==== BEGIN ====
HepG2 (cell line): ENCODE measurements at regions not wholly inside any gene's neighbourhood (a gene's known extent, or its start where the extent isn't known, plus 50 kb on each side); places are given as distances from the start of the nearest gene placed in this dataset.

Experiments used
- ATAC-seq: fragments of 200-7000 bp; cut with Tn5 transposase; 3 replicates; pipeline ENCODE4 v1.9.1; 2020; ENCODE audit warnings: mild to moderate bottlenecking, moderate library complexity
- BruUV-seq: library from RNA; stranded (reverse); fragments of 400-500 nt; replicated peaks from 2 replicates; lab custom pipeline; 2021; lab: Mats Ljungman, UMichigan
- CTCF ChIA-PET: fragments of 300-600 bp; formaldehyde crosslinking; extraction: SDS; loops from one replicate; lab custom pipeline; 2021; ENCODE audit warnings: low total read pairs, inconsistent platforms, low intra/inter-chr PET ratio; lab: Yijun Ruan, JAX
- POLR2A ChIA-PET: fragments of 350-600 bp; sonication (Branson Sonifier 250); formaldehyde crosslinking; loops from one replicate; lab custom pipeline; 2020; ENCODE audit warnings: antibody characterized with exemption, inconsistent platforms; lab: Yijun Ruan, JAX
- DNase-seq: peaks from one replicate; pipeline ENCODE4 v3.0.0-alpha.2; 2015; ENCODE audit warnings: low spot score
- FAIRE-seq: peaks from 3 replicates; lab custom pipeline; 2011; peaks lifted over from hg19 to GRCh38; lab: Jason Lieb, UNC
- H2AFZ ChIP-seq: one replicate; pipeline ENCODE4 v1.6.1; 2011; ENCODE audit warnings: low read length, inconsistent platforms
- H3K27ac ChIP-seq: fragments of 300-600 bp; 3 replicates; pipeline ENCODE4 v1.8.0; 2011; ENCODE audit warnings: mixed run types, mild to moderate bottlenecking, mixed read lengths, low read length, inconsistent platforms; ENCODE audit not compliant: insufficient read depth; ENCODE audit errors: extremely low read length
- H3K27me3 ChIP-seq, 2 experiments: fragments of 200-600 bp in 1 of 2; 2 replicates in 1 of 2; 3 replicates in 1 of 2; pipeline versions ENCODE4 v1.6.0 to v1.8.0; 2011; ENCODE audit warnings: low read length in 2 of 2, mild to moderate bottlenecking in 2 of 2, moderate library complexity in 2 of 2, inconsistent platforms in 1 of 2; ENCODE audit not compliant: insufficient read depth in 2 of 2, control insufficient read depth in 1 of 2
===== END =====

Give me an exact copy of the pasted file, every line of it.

HepG2 (cell line): ENCODE measurements at regions not wholly inside any gene's neighbourhood (a gene's known extent, or its start where the extent isn't known, plus 50 kb on each side); places are given as distances from the start of the nearest gene placed in this dataset.

Experiments used
- ATAC-seq: fragments of 200-7000 bp; cut with Tn5 transposase; 3 replicates; pipeline ENCODE4 v1.9.1; 2020; ENCODE audit warnings: mild to moderate bottlenecking, moderate library complexity
- BruUV-seq: library from RNA; stranded (reverse); fragments of 400-500 nt; replicated peaks from 2 replicates; lab custom pipeline; 2021; lab: Mats Ljungman, UMichigan
- CTCF ChIA-PET: fragments of 300-600 bp; formaldehyde crosslinking; extraction: SDS; loops from one replicate; lab custom pipeline; 2021; ENCODE audit warnings: low total read pairs, inconsistent platforms, low intra/inter-chr PET ratio; lab: Yijun Ruan, JAX
- POLR2A ChIA-PET: fragments of 350-600 bp; sonication (Branson Sonifier 250); formaldehyde crosslinking; loops from one replicate; lab custom pipeline; 2020; ENCODE audit warnings: antibody characterized with exemption, inconsistent platforms; lab: Yijun Ruan, JAX
- DNase-seq: peaks from one replicate; pipeline ENCODE4 v3.0.0-alpha.2; 2015; ENCODE audit warnings: low spot score
- FAIRE-seq: peaks from 3 replicates; lab custom pipeline; 2011; peaks lifted over from hg19 to GRCh38; lab: Jason Lieb, UNC
- H2AFZ ChIP-seq: one replicate; pipeline ENCODE4 v1.6.1; 2011; ENCODE audit warnings: low read length, inconsistent platforms
- H3K27ac ChIP-seq: fragments of 300-600 bp; 3 replicates; pipeline ENCODE4 v1.8.0; 2011; ENCODE audit warnings: mixed run types, mild to moderate bottlenecking, mixed read lengths, low read length, inconsistent platforms; ENCODE audit not compliant: insufficient read depth; ENCODE audit errors: extremely low read length
- H3K27me3 ChIP-seq, 2 experiments: fragments of 200-600 bp in 1 of 2; 2 replicates in 1 of 2; 3 replicates in 1 of 2; pipeline versions ENCODE4 v1.6.0 to v1.8.0; 2011; ENCODE audit warnings: low read length in 2 of 2, mild to moderate bottlenecking in 2 of 2, moderate library complexity in 2 of 2, inconsistent platforms in 1 of 2; ENCODE audit not compliant: insufficient read depth in 2 of 2, control insufficient read depth in 1 of 2